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Let the matrices satisfy $$ \|A-A'\|<\epsilon,\quad AB=BA=I,\quad A'B'=B'A'=I, $$ then $$0=BA-B'A' = B(A-A')+(B-B')A',$$so $$B-B' = B(A'-A)B',$$ or $$d = \|B-B'\|\le \epsilon \|B\|\|B'\|\le \epsilon \|B\|(\|B\|+d),$$ hence $$d\le \frac{\epsilon \|B\|^2}{1-\epsilon \|B\|}.$$ The only condition is that your matrix norm satisifies $\|CD\|\le \|C\|\|D\|$. ...


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Take matrix $$ A = \begin{pmatrix} 10^{-n} &0 &0\\ 0 &10^{-n} &0\\ 0& 0 &10^{-n}\\ \end{pmatrix} ,\ B = \begin{pmatrix} 10^{n} &0 &0\\ 0 &10^{n} &0\\ 0& 0 &10^{n}\\ \end{pmatrix} , \\A' = \begin{pmatrix} 2\cdot10^{-n} &0 &0\\ 0 &2\cdot10^{-n} &0\\ 0& 0 &2\cdot10^{-n}\\ \end{pmatrix} $$ ...


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We know that the values of $a^*$ and $b^*$ are simply the regression coefficients (by definition) $ a^* = \frac{cov(X,Y)}{Var(X)}$ $ b^* = \bar{Y} - a*\bar{X}$ It should be straight forward to plug these values into $E[(a^{*}X + b^{*} - Y)]$ and solve for the given identity


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From the paper referenced, the cost function to minimise is $$ \ C=\sum_{u,i}c_{ui}(p_{ui}-x_u^Ty_i)^2+\lambda(\sum_u\|x_u\|^2+\sum_i\|y_i\|^2)$$ Differentiating with respect to vector $x_u$ results in (note: as the vectors $x_u$ and $y_i$ are real vectors, their scalar product is commutative, see red) $$\begin{align}\frac{\partial C}{\partial x_u} &= ...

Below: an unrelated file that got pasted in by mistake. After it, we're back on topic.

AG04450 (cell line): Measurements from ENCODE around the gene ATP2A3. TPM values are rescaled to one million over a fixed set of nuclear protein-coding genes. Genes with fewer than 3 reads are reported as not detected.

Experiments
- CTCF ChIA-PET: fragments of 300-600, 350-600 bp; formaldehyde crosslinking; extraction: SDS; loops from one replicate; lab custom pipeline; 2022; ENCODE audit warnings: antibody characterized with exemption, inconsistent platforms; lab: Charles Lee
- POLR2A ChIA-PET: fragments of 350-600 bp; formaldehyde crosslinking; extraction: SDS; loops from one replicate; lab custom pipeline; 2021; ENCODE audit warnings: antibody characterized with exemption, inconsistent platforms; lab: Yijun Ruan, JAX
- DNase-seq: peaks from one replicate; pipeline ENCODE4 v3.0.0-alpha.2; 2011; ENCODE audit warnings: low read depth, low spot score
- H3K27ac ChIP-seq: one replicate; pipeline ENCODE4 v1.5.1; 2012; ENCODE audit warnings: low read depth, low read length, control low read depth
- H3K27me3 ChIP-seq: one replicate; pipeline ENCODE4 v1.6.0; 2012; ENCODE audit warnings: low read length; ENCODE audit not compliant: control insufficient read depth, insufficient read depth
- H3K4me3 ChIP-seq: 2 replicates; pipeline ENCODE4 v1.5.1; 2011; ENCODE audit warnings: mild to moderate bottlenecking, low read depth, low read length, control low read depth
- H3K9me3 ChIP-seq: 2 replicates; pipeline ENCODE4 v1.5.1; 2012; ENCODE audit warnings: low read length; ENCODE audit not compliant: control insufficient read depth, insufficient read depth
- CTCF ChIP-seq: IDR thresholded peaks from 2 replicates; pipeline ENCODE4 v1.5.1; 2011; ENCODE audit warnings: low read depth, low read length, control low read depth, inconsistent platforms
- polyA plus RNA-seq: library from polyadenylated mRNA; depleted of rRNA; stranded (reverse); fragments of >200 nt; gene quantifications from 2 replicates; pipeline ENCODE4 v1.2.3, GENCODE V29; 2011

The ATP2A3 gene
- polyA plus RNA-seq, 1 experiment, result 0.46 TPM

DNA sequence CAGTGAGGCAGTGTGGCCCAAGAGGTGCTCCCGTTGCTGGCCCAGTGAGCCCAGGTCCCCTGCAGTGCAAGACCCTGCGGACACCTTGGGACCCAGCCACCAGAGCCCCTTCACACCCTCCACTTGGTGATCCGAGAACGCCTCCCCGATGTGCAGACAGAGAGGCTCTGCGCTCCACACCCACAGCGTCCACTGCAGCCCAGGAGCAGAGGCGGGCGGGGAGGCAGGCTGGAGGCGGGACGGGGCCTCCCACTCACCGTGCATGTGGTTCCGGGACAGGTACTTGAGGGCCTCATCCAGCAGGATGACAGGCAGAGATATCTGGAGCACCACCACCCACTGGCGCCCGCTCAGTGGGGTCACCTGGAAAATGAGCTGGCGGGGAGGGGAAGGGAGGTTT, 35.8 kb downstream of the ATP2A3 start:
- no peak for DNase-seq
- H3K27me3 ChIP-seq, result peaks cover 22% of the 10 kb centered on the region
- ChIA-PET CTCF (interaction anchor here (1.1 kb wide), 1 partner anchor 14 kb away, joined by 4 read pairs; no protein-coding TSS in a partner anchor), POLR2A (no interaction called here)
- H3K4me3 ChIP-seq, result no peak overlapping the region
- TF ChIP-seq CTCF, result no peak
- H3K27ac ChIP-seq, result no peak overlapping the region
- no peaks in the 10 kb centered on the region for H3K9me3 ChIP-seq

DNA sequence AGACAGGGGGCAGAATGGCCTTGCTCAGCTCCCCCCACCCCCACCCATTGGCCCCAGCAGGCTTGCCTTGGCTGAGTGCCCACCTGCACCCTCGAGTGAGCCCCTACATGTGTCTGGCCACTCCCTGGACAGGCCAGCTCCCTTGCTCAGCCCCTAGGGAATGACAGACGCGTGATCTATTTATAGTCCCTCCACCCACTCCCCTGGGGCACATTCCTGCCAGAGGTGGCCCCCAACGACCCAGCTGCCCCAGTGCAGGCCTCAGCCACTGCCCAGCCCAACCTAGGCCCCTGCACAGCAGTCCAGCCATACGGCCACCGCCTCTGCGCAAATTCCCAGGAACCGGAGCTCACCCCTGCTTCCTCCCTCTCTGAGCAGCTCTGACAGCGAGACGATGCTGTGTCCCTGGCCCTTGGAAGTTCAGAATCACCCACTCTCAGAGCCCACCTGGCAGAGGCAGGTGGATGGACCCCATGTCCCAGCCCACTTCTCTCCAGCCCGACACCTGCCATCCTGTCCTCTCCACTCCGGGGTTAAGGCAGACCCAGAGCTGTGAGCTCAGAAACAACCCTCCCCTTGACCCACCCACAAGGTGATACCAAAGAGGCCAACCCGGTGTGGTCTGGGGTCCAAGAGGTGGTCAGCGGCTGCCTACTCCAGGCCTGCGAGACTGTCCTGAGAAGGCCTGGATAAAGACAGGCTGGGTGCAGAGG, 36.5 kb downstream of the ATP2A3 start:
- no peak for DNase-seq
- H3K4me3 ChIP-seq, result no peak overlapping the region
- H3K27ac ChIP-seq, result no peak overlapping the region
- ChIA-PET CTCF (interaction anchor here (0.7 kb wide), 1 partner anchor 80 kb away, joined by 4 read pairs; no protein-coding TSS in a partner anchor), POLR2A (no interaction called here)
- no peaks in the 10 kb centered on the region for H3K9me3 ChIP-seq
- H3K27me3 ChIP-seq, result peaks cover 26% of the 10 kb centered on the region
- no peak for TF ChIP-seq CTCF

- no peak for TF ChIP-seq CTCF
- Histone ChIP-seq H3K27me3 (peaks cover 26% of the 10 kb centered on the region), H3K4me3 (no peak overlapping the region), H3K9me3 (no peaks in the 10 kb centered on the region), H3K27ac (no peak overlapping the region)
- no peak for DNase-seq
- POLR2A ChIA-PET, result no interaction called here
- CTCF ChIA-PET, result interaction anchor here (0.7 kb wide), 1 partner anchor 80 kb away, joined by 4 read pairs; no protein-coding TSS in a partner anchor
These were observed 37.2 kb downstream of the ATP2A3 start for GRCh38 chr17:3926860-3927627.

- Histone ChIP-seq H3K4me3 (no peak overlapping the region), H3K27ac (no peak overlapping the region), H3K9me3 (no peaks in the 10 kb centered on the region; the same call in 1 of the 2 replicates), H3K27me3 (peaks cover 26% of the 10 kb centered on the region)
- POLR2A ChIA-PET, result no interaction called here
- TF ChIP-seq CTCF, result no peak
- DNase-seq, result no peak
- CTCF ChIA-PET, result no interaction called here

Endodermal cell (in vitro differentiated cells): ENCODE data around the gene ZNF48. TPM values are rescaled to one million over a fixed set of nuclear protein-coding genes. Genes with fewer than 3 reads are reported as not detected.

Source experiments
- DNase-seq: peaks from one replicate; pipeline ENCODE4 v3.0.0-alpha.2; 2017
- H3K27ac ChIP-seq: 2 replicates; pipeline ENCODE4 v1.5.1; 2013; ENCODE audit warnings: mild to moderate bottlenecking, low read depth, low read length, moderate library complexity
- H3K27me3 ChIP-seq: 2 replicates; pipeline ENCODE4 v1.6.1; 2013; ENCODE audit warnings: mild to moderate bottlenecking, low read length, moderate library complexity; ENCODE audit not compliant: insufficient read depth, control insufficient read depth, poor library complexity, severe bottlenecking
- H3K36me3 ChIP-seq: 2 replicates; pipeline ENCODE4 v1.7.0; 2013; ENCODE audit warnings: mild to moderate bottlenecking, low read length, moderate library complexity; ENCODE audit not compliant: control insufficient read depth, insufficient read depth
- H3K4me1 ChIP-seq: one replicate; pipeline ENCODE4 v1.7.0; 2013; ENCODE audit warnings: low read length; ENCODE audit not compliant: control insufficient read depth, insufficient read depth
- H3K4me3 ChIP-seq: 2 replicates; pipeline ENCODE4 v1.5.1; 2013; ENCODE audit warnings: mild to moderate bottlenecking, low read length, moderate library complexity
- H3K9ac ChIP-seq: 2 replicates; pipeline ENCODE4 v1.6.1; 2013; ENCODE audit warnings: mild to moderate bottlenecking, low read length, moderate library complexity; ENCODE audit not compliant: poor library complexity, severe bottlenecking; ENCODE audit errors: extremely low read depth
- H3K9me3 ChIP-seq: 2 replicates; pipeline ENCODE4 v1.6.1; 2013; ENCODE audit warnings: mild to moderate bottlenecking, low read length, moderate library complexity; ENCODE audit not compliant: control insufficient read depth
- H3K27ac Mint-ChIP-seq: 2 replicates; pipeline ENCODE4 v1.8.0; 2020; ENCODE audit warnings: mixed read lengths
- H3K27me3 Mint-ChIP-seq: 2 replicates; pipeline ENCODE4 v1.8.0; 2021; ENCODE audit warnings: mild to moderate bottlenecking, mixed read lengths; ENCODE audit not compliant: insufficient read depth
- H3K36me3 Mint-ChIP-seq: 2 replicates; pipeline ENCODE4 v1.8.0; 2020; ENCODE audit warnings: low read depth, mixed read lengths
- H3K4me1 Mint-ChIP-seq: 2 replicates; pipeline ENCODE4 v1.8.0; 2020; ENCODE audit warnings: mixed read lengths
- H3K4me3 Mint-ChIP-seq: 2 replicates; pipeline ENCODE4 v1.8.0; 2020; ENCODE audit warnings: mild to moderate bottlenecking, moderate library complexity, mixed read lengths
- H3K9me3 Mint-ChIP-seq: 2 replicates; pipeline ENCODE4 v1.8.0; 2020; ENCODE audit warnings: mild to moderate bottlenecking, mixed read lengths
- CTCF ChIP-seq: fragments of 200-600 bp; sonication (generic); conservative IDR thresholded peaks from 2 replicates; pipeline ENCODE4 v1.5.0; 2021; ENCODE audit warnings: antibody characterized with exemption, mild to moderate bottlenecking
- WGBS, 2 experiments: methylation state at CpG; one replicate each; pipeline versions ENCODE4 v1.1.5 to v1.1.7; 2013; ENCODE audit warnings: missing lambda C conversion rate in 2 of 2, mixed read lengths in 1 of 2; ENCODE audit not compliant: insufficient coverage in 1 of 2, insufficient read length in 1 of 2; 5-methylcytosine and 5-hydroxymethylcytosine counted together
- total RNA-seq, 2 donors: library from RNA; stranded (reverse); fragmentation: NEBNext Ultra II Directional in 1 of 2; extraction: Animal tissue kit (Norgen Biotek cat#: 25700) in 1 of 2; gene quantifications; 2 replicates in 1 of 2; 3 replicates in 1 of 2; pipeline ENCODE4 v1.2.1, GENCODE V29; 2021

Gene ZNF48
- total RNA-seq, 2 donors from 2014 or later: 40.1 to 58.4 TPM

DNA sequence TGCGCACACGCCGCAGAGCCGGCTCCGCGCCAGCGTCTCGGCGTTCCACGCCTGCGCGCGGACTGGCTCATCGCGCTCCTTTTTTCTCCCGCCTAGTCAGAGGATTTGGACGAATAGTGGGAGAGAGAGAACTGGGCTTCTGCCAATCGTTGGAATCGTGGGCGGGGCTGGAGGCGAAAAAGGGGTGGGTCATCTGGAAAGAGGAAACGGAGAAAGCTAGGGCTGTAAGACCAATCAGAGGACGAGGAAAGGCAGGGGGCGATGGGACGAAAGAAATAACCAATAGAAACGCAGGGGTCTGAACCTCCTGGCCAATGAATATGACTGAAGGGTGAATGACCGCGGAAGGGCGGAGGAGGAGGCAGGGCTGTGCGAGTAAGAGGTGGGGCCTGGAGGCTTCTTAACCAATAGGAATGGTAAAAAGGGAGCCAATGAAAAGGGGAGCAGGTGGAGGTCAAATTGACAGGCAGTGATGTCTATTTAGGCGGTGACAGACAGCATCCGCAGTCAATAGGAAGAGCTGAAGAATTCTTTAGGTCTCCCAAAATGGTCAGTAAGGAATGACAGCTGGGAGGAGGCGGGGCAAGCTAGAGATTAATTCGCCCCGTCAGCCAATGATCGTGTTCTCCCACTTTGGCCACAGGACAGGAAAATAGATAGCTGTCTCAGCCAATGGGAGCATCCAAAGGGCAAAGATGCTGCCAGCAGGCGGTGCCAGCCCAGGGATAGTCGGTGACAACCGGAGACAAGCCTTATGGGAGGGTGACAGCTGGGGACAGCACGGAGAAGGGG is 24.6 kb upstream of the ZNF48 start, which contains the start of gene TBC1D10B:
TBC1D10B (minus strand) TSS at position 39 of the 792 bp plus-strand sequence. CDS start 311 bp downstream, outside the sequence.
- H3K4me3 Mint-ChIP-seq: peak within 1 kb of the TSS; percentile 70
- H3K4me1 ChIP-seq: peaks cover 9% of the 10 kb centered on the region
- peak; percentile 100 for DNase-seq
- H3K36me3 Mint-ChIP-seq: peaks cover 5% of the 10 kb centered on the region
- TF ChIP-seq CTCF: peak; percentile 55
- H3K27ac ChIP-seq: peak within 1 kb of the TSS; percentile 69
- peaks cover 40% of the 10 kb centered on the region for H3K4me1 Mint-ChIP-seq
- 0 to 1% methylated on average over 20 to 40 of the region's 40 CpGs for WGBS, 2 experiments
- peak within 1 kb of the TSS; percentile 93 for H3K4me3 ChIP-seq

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With the least squares method you try to 'solve' an system of linear equations $Ax = b$ for $x$, but if $A$ is not square (thats why you cannot solve exactly) the least square approach is $A^tAx = A^tb$. If you solve this straight forward this can generate huge numericl errors (everything is finde though if you solve it exactly, but Matlab can't do that.). ...


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Hint I wonder if the problem is not to minimize $$SS=(\hat{\alpha}-\alpha)^2+ (\hat{\beta}-\beta)^2+(\hat{\gamma}-\gamma)^2$$ subject to the condition $\hat{\alpha}+\hat{\beta}+\hat{\gamma}=180$. If this is the case, extract $\hat{\gamma}=180-\hat{\alpha}-\hat{\beta}$ from the constraint to get $$SS=(\hat{\alpha}-\alpha)^2+ ...


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$R^2$ is the square of the correlation between TESCO and FTSE100, so you can rely on the symmetry in the definition of correlation. Your formula for $R^2$ ought to say $R^2 = 1-\dfrac{\sum(y_i-\hat y_i)^2}{\sum(y_i-\overline y)^2}$. So we have $$ R^2 = \frac{\sum(y_i-\overline y)^2- \sum(y_i-\hat y_i)^2}{\sum(y_i-\overline y)^2}.\tag 1 $$ Now ...



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